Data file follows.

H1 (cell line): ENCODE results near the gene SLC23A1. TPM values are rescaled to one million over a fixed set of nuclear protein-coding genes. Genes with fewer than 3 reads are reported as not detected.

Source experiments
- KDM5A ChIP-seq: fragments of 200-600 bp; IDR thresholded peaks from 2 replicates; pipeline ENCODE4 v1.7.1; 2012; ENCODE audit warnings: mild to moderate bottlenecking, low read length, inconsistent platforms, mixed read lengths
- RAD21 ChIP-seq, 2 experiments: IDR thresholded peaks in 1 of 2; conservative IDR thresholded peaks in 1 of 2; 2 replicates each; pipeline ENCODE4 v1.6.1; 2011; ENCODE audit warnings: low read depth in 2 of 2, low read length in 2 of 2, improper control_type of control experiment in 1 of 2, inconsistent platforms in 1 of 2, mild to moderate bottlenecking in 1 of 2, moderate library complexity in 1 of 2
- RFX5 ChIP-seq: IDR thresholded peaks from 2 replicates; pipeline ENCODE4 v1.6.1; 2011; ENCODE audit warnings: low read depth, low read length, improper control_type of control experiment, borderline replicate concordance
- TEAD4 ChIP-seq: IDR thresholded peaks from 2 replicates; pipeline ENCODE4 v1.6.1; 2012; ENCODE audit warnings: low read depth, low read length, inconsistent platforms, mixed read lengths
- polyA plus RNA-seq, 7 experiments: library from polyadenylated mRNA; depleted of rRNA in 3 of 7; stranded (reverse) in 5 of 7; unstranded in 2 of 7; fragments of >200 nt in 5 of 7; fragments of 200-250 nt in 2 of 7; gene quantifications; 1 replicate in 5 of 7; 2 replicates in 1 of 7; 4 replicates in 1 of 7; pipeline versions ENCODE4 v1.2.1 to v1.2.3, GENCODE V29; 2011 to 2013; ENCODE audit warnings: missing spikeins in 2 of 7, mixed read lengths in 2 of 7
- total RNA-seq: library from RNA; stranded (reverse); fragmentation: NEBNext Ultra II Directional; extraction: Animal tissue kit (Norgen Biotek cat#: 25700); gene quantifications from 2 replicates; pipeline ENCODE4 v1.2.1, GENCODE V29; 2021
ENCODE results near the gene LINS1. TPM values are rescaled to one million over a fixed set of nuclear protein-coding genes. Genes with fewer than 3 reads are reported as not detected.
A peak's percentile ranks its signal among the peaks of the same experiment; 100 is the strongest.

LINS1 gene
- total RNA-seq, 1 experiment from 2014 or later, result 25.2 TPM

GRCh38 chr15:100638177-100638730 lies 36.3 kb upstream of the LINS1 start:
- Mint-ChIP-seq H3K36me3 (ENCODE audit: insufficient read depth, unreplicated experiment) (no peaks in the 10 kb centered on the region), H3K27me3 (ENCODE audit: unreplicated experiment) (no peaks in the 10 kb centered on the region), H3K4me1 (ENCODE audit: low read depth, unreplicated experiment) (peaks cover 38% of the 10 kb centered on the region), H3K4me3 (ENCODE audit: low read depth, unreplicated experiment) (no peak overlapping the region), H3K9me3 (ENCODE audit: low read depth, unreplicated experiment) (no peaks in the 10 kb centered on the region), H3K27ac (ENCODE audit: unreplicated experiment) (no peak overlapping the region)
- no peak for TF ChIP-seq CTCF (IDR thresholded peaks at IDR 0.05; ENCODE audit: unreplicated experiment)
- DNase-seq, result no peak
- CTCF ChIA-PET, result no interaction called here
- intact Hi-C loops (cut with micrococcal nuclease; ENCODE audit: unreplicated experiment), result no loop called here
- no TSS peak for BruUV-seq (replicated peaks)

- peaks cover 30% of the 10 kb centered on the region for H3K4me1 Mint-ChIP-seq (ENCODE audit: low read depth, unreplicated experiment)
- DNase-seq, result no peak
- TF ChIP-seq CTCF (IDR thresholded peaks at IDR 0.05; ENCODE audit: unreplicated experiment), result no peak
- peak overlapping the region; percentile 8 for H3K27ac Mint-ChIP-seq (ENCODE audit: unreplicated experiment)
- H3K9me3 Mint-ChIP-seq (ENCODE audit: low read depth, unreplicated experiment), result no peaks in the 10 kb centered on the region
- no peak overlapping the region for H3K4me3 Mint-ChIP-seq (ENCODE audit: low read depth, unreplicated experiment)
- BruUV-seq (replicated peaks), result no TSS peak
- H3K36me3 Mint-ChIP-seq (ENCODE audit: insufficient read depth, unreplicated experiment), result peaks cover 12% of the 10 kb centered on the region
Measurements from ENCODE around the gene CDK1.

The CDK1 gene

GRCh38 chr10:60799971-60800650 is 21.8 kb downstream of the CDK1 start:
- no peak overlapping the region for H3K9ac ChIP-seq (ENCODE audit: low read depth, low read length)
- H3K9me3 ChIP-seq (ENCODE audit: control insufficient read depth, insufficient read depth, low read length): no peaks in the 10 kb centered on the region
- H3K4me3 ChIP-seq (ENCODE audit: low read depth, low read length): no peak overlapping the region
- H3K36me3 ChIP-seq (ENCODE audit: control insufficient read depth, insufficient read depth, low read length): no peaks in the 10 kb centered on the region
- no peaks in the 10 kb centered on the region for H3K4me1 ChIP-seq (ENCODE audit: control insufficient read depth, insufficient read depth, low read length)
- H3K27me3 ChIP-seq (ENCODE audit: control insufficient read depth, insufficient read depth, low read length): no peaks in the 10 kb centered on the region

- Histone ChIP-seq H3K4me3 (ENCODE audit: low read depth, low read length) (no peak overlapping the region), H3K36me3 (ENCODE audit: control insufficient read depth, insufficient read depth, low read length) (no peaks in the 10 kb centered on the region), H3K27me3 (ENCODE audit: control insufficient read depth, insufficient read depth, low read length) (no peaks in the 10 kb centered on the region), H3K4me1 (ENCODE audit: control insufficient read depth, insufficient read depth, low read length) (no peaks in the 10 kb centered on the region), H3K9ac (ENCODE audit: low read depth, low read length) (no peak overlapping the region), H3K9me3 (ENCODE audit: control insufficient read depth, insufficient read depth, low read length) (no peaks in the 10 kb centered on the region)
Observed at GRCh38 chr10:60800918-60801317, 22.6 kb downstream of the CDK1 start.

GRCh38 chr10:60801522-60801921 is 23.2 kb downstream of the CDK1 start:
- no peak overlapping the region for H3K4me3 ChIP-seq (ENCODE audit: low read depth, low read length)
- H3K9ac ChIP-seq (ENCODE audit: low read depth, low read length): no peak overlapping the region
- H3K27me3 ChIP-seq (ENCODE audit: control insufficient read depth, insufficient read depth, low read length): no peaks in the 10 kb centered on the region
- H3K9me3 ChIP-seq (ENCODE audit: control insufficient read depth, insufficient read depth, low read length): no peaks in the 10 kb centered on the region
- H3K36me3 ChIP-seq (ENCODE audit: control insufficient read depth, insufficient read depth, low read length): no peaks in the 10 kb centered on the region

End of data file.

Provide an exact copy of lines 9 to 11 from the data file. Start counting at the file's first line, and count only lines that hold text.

ENCODE results near the gene LINS1. TPM values are rescaled to one million over a fixed set of nuclear protein-coding genes. Genes with fewer than 3 reads are reported as not detected.
A peak's percentile ranks its signal among the peaks of the same experiment; 100 is the strongest.

LINS1 gene